Yellen Says No More Financial Panics in Her Lifetime
Janet Yellen finally did it, mark the date June 27, 2017. Something all modern Federal Reserve chairs do: open mouth, insert foot. Today in London Ms. Yellen announced the end of financial panics...well...at least while she’s alive.
"Would I say there will never, ever be another financial crisis? You know probably that would be going too far but I do think we're much safer and I hope that it will not be in our lifetimes and I don't believe it will be," Yellen said.
She follows in the footsteps of two great Fed Chair prognosticators.
In 2002 Alan Greenspan said,
The ongoing strength in the housing market has raised concerns about the possible emergence of a bubble in home prices. However, the analogy often made to the building and bursting of a stock price bubble is imperfect. First, unlike in the stock market, sales in the real estate market incur substantial transactions costs and, when most homes are sold, the seller must physically move out. Doing so often entails significant financial and emotional costs and is an obvious impediment to stimulating a bubble through speculative trading in homes. us, while stock market turnover is more than percent annually, the turnover of home ownership is less than percent annually— scarcely tinder for speculative conflagration. Second, arbitrage opportunities are much more limited in housing markets than in securities markets. A home in Portland, Oregon is not a close substitute for a home in Portland, Maine, and the “national” housing market is better understood as a collection of small, local housing markets. Even if a bubble were to develop in a local market, it would not necessarily have implications for the nation as a whole.
When Federal Reserve Chairman Ben Bernanke was questioned in 2005 about whether house prices might be getting ahead of the fundamentals, he replied:
Well, I guess I don’t buy your premise. It’s a pretty unlikely possibility. We’ve never had a decline in house prices on a nationwide basis. So what I think is more likely is that house prices will slow, maybe stabilize: might slow consumption spending a bit. I don’t think it’s going to drive the economy too far from its full employment path, though.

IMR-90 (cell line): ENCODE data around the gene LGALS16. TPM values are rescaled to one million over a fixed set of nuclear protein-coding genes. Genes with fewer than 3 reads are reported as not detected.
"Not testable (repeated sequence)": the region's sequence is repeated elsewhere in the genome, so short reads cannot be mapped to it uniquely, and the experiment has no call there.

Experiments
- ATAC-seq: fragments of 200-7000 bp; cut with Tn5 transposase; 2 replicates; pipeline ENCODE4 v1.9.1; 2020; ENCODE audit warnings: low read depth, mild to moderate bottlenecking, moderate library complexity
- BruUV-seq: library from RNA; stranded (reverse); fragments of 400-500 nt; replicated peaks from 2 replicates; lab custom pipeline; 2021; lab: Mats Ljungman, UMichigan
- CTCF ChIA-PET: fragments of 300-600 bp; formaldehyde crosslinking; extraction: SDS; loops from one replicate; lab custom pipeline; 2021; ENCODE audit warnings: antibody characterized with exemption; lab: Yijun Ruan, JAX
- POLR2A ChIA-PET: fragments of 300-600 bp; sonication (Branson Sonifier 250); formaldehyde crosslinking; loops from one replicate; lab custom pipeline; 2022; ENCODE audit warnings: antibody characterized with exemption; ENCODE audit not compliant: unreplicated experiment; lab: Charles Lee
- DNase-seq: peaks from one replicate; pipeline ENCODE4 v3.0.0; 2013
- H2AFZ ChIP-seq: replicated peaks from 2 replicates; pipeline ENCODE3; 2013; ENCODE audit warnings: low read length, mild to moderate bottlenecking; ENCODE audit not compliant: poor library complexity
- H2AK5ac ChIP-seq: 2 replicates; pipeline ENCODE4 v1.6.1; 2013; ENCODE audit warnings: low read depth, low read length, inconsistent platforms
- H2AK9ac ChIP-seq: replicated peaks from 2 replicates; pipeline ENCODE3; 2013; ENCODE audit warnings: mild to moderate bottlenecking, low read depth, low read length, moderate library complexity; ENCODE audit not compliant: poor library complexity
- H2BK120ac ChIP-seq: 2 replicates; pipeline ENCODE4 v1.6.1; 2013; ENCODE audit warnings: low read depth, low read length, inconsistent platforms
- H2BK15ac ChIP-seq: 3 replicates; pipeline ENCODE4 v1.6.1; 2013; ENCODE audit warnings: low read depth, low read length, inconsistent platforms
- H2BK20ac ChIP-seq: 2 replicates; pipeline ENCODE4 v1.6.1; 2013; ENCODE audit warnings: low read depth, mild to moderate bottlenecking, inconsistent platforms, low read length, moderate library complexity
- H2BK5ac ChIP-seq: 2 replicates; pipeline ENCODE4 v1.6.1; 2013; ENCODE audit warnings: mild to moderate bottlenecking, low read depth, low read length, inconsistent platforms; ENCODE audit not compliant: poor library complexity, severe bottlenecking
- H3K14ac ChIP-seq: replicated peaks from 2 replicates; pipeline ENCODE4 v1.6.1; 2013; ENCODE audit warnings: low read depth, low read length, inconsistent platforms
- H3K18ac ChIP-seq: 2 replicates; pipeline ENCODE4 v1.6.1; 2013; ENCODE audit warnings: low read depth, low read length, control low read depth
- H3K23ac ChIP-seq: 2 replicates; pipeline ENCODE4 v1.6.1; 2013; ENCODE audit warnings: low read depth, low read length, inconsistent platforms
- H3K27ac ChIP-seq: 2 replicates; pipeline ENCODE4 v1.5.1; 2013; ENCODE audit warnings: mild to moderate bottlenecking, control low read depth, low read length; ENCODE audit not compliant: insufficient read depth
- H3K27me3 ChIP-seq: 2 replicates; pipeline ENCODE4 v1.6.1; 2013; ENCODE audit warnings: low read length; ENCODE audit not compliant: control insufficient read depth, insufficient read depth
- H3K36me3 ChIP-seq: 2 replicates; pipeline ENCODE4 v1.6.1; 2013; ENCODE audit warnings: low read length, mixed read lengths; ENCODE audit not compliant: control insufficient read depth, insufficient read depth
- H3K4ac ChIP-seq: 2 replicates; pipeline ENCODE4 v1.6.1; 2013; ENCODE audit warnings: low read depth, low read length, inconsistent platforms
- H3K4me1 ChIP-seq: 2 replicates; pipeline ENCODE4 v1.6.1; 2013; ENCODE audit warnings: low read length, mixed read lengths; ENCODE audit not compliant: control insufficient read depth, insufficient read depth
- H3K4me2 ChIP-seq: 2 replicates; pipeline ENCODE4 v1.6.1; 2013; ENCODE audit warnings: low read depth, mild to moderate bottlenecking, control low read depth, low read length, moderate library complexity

Also in 2005.
House prices have risen by nearly 25 percent over the past two years. Although speculative activity has increased in some areas, at a national level these price increases largely reflect strong economic fundamentals.
Later that same year
With respect to their safety, derivatives, for the most part, are traded among very sophisticated financial institutions and individuals who have considerable incentive to understand them and to use them properly.
Then in 2006
Housing markets are cooling a bit. Our expectation is that the decline in activity or the slowing in activity will be moderate, that house prices will probably continue to rise.
Despite the ongoing adjustments in the housing sector, overall economic prospects for households remain good. Household finances appear generally solid, and delinquency rates on most types of consumer loans and residential mortgages remain low.
At this juncture, however, the impact on the broader economy and financial markets of the problems in the subprime market seems likely to be contained. In particular, mortgages to prime borrowers and fixed-rate mortgages to all classes of borrowers continue to perform well, with low rates of delinquency.
All that said, given the fundamental factors in place that should support the demand for housing, we believe the effect of the troubles in the subprime sector on the broader housing market will likely be limited, and we do not expect significant spillovers from the subprime market to the rest of the economy or to the financial system. The vast majority of mortgages, including even subprime mortgages, continue to perform well. Past gains in house prices have left most homeowners with significant amounts of home equity, and growth in jobs and incomes should help keep the financial obligations of most households manageable.
It is not the responsibility of the Federal Reserve – nor would it be appropriate – to protect lenders and investors from the consequences of their financial decisions.
The risk that the economy has entered a substantial downturn appears to have diminished over the past month or so.
The GSEs are adequately capitalized. They are in no danger of failing.
I wish I'd been omniscient and seen the crisis coming.